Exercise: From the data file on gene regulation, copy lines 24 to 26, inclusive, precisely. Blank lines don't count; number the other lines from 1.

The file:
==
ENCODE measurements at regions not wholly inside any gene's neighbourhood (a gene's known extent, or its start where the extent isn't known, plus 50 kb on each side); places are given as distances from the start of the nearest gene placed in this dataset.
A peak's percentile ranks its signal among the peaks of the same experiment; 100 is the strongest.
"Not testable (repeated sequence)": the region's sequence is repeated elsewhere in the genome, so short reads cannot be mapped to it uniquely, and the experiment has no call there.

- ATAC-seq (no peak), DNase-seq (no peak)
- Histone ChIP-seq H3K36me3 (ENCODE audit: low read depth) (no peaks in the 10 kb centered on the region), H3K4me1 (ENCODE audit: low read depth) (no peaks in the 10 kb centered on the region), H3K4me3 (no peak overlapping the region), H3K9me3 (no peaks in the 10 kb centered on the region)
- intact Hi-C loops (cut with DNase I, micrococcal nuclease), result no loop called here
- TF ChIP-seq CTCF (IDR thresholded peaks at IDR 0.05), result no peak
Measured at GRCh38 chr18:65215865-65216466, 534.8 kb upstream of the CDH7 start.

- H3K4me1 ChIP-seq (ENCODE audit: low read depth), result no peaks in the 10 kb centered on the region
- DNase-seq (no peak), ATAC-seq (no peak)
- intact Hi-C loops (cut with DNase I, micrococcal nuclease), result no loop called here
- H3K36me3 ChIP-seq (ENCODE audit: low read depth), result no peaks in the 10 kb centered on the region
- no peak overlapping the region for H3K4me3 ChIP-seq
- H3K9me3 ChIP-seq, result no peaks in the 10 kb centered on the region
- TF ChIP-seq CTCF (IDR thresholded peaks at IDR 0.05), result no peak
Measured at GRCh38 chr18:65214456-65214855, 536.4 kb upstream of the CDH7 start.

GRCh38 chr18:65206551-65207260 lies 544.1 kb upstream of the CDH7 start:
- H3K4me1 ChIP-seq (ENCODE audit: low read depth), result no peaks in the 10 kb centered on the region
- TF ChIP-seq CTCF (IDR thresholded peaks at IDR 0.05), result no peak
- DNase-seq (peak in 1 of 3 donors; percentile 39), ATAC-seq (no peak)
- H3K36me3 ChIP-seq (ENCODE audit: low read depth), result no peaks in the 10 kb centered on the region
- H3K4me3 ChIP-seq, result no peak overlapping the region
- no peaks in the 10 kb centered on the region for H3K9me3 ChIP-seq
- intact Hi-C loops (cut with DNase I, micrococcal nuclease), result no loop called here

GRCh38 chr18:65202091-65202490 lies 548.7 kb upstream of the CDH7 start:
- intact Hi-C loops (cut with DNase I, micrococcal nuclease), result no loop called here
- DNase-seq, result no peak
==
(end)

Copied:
- intact Hi-C loops (cut with DNase I, micrococcal nuclease), result no loop called here

GRCh38 chr18:65202091-65202490 lies 548.7 kb upstream of the CDH7 start:
- intact Hi-C loops (cut with DNase I, micrococcal nuclease), result no loop called here